hub

I was puzzled, though, that there seemed to be no Kirkland Lake in Kirkland Lake, and I asked my uncle about that.  He was a mining engineer who regularly inspected the  mines in the area, many with fabled names, at least in my estimation—Teck-Hughes, Lakeshore, Wright-Hargreaves, Toburn, Macassa, and Upper Canada among them.  They’re gone now, or subsumed by the modern mining conglomerates whose names evoke none of the romance of the period.

“There used to be a lake over there,” my uncle told me, pointing to the northwest, “but it got filled in by tailings long ago.”  Tailings, I came to understand, were the residue of the mining industry.  Slag.

From their house, my aunt and uncle could see the tall headframes of three of the mines, and their chimneys from which smoke almost always rose.  I was amazed how my aunt would check the direction of the wind by noting which way the smoke was blowing, determine falling or rising air pressure on her barometer, and forecast the weather for the next day or so.  That was extremely important to me, because a sunny day almost always meant a trip to the golf course where I would caddy for her or my uncle.

Like most Canadian boys back then, I was an avid hockey fan, and my favourite team was the Toronto Maple Leafs.  On one joyous day, my uncle played golf with one of the team’s young stars, a hometown boy named Dick Duff.  For me, that was like being in the presence of a god!

duff

Kirkland Lake was the birthplace of dozens of professional hockey players in those good old days, including Duff, Ted Lindsay, Ralph Backstrom, Mike Walton, Bob Murdoch, Tom Webster, Daren Puppa, Floyd Curry, Dick and Mickey Redmond, the three Plager brothers (Bill, Bob, and Barclay), and the three Hillman brothers (Floyd, Larry, and Wayne).

Gold itself was an abstract commodity to me at my tender age, nothing more than the justification for the town’s existence, and therefore the reason I was able to spend my idyllic summers there.  To this day, a watercolour of the Teck-Hughes headframe hangs in my home.  I loved Kirkland Lake, but not for the gold.

teck-hughes-south-peter-midtskogen

My interest in gold was sparked many years later, however, upon my aunt’s passing, when I inherited a small amount of bullion which she and my uncle had purchased over the years.  They believed in investing in commodities that would retain their value, if not increase it.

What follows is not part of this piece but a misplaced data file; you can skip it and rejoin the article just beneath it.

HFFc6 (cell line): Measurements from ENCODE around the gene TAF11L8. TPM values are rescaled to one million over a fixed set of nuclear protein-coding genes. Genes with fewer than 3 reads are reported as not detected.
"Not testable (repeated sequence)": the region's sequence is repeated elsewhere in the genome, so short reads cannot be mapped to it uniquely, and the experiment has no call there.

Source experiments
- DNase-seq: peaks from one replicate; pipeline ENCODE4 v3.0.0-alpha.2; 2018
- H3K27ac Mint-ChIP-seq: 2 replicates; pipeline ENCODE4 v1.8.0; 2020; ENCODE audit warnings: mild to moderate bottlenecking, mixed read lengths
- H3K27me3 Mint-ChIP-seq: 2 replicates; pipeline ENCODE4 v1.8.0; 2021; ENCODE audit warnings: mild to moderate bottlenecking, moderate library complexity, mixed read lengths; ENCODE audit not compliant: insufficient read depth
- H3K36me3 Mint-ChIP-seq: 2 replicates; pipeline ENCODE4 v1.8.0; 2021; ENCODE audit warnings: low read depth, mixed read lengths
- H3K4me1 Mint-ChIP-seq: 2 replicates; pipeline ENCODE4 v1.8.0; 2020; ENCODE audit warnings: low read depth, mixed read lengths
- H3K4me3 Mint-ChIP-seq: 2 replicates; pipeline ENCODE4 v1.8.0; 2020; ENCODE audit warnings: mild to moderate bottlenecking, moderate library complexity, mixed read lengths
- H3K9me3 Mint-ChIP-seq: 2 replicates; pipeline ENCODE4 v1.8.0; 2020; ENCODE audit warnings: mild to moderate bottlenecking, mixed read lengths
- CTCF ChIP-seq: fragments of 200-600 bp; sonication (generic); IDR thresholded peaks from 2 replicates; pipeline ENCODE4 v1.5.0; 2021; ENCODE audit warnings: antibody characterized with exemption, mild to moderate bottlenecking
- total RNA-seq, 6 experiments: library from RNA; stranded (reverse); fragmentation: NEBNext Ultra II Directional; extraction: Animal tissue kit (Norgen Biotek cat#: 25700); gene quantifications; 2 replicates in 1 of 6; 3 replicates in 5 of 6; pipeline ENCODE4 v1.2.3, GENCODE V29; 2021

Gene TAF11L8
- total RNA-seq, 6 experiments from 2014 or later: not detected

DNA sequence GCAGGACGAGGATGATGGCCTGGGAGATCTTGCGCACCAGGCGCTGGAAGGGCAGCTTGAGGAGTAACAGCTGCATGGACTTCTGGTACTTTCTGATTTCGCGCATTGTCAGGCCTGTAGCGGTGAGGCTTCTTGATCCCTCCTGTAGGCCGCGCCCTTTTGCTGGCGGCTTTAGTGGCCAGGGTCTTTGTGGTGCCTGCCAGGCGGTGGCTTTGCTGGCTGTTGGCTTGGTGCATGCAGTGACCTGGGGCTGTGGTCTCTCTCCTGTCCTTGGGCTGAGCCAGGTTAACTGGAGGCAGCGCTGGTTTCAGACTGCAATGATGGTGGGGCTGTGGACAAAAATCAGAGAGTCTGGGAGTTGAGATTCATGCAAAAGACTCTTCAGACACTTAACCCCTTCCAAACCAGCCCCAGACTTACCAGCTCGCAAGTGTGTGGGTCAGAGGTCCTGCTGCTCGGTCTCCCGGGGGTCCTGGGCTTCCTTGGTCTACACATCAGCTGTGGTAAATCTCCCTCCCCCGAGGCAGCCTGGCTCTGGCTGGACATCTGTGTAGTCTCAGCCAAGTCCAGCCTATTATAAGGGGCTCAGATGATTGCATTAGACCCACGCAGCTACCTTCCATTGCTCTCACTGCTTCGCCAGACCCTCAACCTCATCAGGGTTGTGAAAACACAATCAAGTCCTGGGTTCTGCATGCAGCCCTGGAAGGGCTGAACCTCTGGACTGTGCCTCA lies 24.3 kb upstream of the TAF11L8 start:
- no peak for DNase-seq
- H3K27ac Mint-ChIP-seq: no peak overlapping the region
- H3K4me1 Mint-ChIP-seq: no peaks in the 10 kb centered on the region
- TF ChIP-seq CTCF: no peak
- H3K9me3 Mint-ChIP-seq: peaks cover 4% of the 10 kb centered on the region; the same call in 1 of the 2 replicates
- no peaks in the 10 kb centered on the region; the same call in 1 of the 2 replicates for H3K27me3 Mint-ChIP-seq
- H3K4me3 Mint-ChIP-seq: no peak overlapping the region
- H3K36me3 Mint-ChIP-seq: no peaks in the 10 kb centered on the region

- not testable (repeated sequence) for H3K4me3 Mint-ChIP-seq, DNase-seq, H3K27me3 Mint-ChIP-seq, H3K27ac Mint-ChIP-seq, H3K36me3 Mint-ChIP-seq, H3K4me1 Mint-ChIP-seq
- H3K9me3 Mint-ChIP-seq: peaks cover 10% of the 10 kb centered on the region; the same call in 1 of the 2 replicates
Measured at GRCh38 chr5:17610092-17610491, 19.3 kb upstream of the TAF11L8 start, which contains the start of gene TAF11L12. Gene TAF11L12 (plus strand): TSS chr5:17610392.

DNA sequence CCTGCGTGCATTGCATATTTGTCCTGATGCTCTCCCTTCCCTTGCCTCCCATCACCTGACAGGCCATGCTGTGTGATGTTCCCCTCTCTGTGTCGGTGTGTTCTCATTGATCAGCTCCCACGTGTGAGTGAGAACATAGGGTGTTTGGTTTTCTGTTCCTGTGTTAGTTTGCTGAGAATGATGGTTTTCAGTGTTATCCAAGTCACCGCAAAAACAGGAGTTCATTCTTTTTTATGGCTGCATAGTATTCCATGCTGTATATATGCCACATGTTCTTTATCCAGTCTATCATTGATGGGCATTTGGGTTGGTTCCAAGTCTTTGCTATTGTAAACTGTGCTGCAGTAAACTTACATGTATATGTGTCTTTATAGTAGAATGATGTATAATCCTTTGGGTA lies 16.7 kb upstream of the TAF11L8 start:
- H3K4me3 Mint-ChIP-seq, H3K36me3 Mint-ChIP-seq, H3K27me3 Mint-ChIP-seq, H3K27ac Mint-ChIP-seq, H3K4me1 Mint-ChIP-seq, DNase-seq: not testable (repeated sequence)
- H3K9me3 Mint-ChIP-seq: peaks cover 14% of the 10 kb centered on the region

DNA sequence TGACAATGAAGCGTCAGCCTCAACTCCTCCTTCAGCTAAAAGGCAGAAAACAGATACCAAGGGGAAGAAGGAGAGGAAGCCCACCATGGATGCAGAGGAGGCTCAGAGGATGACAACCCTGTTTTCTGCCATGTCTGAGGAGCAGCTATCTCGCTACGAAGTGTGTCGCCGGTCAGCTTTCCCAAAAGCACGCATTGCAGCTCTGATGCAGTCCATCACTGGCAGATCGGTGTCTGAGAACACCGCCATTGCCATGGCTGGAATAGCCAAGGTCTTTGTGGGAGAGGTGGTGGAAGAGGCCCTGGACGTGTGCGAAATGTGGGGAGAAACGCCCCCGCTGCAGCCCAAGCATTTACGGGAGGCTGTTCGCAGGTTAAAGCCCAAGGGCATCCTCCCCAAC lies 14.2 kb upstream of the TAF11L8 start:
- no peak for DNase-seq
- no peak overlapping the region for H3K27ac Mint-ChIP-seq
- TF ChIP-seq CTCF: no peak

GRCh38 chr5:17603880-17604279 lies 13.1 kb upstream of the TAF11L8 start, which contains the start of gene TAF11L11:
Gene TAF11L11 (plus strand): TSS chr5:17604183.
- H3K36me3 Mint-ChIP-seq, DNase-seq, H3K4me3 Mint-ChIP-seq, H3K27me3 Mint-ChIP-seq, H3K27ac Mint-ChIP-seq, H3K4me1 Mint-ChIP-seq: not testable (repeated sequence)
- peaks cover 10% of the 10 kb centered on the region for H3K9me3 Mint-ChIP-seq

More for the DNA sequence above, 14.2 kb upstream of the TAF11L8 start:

The price they paid was significant to them, I’m sure, but not nearly what it would cost today.  For a variety of reasons, not the least of which is the steady erosion of fiat currencies around the world, gold and other precious metals have tended to hold on to their value over the past fifty years.

Those currencies—which are really nothing more than IOU’s from the government that prints them—can fluctuate wildly in value, compared one to another, and are subject to both inflationary and deflationary cycles, depending upon their availability or scarcity, and the vagaries of the global economy.

fiat-money-overview

It has long been held that, as the spending power of currencies declines, the worth of gold and silver increases.  One of the causes for this is the limited amount of these precious metals worldwide; one estimate has it at seven billion ounces of gold, one billion ounces of silver.  Moreover, it is becoming increasingly expensive to extract more of the metals from the ground.

Currencies, on the other hand, tend to lose spending power over time.  An identical basket of goods selling for one dollar in 1946, for example, might sell today for almost twelve dollars, twelve times as much.  In that same year, the major powers determined to fix the price of gold at US$35/ounce, in an attempt to ensure stability in world financial markets.  That standard was abandoned after 1971 because many of the leading industrial nations were printing more money than their gold reserves would support.  Too much scrip, not enough metal.

Using the same 1946 – 2014 inflation calculation, the price of gold today would be worth approximately US$420/ounce.  The reality, however, is that gold is currently valued closer to US$1300/ounce, and has been as high as US$1900/ounce, a testament to people’s declining confidence in fiat currencies.  Investors know that governments can’t print precious metals.

gold

Now I wouldn’t call myself savvy in the ways of the financial world.  I have, however, returned to those Kirkland Lake roots over the past several years, and begun to supplement the gold left to me by my aunt and uncle.  Real metal, mind you, not paper promissory notes.  The seed they planted has blossomed and will, I devoutly hope, eventually bear fruit.

I haven’t been back to Kirkland Lake in half a lifetime.  Those iconic headframes may no longer stand, stark against the sky, and the chimneys may no longer spew their acrid smoke.  But I metaphorically look to them to see which way the wind is blowing, I check the barometrics of precious metal prices, and I try to predict the financial forecast.

I hope my aunt and uncle would be proud of me.

kirkland